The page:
6. From the article quoted in the other thread: I'm not sure where the 48% number came from, but that's not at all what that article said. I have a lot I could say on this subject, but not much time atm. Suffice it to say that the adults I know diagnosed recently have not been living life unimpaired. The one I know best is decidedly eccentric, and underemployed for decades despite an advanced degree and Phi Beta Kappa. Functional -- yes. But also impaired in important areas of life.
  7. People say the same thing about my dds, for the same reason, I think. One thing I have wondered: people often point to a relatively pedantic or unusually advanced vocabulary as evidence for being on the spectrum. But I'm not sure how to distinguish that from the normal effect of having parents with large vocabularies. Teachers told my parents they needed to teach me to talk like a child when I was in kindergarten. Other adults asked where I got my accent, too, when I'd always lived in the name area. My parents always laughed about the accent remarks, and the vocabulary remarks seemed foolish to them: why would you not be pleased that a child could use an adult vocabulary? Now I can see the social utility of code-switching, a point which eluded them at the time. But maybe we were all a bit autistic.
  8. I think maybe an extra-good cleaning of the lint filter and duct? Maybe it would like some of those scented fabric softener sheets, but I don't, so our dryer wouldn't get any.
  9. This is all new to me. I found this article, which explains things a bit.
  10. I think I'd start by locking the door... You're *sure* a kid isn't playing pranks?
  11. One day I'd like to try making tufa troughs. Not sure if they'd hold up better, though.
  12. Okay, guys, thanks. Eggs are getting tossed, and I'll let the store know. You are so right. In my mother's childhood days, the eggs were from the family's own hens. One of these days I'm going to do that again.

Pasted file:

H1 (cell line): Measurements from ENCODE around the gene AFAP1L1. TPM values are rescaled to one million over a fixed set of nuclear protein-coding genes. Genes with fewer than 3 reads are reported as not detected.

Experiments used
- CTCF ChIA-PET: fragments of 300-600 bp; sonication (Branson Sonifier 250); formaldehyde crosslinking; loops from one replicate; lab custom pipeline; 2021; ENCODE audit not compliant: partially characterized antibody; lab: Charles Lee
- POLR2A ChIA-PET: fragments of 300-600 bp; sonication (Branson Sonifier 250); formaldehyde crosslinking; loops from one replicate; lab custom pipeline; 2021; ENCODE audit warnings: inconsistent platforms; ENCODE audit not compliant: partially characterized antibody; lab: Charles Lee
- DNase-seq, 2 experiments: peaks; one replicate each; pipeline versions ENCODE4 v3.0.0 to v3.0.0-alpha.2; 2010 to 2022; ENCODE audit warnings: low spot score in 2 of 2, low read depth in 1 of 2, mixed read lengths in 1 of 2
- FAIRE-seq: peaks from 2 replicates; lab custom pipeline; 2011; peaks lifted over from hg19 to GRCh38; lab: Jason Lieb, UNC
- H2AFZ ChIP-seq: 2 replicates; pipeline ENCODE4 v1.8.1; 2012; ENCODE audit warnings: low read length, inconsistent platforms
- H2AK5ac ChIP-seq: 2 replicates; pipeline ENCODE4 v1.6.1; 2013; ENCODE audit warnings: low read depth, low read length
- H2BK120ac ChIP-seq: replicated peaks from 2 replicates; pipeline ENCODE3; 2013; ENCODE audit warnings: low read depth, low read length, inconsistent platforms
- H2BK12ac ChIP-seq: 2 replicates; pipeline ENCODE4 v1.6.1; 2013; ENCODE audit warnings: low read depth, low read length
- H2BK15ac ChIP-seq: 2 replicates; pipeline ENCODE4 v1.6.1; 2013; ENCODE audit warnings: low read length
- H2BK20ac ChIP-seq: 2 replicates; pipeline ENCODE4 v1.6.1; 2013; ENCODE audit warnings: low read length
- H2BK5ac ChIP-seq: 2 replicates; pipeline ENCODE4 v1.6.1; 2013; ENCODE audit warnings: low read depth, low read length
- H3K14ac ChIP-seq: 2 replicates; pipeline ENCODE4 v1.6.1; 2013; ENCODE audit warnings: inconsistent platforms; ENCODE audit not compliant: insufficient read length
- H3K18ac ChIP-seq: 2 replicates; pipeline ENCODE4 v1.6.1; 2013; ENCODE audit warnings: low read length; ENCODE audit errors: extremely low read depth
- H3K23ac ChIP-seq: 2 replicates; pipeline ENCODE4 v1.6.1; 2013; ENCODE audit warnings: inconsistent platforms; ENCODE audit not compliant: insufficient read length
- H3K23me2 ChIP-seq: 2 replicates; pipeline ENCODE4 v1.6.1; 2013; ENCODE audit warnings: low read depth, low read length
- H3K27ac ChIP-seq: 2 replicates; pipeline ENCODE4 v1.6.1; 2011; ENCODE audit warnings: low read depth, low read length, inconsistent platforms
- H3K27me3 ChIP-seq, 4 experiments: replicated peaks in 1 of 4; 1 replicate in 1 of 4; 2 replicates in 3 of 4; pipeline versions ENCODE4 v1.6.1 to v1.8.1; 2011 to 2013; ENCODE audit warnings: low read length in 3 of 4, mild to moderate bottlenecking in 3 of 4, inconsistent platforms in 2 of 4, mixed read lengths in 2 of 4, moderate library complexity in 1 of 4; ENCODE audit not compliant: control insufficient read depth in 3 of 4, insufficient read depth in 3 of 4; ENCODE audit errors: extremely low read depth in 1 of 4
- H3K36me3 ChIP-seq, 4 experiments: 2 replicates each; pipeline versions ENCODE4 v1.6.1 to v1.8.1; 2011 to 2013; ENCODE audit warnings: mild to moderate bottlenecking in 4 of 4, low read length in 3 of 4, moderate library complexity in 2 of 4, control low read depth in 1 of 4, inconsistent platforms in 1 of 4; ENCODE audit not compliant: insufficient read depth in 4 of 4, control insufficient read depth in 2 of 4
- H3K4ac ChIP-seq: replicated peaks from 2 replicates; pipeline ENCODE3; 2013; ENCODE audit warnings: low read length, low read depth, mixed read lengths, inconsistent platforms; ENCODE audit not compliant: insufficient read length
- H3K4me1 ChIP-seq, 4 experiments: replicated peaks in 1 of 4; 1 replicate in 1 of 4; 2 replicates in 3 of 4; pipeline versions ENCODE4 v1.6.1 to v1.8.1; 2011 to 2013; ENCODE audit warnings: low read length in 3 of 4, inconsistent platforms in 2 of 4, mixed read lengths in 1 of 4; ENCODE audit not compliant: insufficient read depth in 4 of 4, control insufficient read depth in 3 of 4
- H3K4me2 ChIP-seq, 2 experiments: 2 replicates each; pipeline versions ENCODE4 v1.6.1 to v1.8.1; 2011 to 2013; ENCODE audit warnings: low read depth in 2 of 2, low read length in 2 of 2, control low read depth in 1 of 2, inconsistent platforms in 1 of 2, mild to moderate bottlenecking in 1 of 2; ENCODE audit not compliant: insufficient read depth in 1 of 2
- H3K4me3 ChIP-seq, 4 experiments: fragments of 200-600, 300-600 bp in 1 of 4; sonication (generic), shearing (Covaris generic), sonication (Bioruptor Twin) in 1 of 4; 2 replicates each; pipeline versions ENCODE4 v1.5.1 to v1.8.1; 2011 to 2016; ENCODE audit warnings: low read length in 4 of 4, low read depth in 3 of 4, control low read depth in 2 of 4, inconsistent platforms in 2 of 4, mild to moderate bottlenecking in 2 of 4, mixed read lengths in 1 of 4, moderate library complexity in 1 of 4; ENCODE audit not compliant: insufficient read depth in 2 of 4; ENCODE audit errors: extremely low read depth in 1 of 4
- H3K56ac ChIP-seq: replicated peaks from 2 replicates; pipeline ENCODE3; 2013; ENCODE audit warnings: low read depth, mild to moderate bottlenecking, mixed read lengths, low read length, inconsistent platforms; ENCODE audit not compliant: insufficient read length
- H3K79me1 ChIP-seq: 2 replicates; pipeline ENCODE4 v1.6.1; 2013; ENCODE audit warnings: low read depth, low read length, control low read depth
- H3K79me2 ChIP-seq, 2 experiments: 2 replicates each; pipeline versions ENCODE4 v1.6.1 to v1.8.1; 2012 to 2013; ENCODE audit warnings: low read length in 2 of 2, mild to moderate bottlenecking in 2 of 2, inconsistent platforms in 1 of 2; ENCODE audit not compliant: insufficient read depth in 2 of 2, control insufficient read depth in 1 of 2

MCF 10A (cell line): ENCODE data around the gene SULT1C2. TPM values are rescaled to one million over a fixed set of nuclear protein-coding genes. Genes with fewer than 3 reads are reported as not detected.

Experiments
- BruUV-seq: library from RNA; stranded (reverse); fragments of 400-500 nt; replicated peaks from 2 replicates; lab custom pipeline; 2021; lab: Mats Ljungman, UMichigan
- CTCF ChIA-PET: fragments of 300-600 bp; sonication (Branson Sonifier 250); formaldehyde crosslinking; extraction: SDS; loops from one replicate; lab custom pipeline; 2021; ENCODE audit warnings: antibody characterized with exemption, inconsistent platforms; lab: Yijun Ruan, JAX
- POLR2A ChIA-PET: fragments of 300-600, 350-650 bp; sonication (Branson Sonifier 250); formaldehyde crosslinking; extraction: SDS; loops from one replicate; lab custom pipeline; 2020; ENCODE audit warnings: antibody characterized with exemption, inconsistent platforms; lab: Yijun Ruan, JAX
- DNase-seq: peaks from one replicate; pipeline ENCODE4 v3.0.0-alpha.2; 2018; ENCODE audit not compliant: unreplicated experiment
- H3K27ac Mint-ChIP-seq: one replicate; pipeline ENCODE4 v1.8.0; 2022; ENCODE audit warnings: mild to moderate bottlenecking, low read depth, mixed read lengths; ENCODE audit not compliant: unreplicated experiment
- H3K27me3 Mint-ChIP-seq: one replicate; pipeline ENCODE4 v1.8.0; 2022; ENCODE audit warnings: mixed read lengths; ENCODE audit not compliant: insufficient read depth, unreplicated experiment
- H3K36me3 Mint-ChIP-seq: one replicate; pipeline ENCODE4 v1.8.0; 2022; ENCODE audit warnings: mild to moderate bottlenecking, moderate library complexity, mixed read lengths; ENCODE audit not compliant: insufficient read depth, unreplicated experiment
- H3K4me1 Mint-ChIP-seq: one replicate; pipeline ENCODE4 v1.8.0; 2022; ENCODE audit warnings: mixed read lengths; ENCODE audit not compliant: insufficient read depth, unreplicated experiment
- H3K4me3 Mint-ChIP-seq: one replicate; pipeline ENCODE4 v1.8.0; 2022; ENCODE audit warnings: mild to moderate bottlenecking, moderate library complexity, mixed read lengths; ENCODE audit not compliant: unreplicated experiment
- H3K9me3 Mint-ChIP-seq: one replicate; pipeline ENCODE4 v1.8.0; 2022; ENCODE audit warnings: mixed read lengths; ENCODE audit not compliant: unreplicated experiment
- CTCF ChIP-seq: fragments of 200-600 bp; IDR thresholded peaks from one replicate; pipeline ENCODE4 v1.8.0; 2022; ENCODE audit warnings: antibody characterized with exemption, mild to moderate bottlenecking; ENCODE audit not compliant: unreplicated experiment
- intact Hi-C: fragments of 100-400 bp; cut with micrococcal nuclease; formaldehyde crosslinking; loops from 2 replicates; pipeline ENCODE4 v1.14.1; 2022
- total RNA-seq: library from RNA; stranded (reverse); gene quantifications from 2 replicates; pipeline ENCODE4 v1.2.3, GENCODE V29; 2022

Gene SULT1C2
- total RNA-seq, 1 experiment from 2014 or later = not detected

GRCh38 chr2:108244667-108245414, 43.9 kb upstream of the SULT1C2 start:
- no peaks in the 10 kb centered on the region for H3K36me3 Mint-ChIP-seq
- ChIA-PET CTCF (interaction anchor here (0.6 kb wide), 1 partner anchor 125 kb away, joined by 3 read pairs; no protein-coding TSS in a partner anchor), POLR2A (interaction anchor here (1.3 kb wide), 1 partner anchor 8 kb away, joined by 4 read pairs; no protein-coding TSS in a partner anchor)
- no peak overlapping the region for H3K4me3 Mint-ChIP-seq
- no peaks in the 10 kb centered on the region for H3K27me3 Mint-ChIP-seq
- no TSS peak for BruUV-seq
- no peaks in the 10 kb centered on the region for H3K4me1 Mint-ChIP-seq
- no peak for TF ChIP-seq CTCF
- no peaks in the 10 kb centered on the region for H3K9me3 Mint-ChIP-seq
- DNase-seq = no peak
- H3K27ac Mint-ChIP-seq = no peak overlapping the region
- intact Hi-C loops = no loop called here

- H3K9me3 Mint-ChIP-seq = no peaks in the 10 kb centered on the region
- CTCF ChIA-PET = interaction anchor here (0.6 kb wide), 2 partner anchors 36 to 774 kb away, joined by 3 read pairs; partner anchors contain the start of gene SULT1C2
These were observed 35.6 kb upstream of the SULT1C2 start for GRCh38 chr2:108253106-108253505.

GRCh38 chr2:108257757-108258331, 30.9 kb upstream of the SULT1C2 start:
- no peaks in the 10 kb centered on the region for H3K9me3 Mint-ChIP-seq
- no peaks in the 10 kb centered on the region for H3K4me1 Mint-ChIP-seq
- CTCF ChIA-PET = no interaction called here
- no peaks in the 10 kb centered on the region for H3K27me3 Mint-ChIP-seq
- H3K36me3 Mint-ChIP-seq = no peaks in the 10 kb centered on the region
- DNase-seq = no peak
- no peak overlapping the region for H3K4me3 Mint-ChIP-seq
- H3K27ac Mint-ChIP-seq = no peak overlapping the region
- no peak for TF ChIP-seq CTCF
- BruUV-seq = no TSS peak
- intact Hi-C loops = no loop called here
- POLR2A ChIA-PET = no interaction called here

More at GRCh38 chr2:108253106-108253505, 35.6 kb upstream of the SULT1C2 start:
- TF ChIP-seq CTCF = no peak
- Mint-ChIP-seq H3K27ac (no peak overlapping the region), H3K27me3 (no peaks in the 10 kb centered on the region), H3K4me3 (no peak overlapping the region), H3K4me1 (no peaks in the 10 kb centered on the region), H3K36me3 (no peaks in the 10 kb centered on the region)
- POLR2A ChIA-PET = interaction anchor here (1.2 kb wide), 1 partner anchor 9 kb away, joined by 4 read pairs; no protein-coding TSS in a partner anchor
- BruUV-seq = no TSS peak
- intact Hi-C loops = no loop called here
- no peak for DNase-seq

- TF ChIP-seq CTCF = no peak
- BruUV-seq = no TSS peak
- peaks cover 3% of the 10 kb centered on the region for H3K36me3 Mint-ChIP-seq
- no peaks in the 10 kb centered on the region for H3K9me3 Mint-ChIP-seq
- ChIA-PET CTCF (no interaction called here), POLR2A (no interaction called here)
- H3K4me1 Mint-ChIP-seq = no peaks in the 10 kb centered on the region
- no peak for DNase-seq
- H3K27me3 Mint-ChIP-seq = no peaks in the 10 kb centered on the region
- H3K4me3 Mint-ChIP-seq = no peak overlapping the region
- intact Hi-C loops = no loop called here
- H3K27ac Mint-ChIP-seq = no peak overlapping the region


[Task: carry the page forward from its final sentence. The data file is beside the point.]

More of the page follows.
13. Well, maybe. Certainly could be. In my experience it's just been hard, practically speaking, to provide adequate water in some situations in clay pots. I can water once a day, maybe twice. But depending on temperature, exposure and pot size (and I don't mean itty bitty ones, more like 16-20" and sometimes larger) and on how heavily planted they are, it can be an issue . I still like clay better. I just assume they'll need more attention.
  14. Yesterday I was shopping in a hurry, bought eggs, stuck them in fridge. Woke up this morning to realize the date on the egg carton was *December 26, 2018*. 😱 I have no time to go return them today, and I can't find the receipt. Not a big deal, they were cheap. (With good reason, I guess! But not on sale, just cheap store-brand eggs.) Then I thought I'd test the bad-eggs-float theory. Well, they all sit firmly on the bottom of a big bowl of water, even when I wiggle them around. I remember my mother talking about storing eggs in the basement in isenglass over the winter in her childhood in the 1930s. So, they can last a good while. If they don't smell bad when cracked, would you eat these eggs?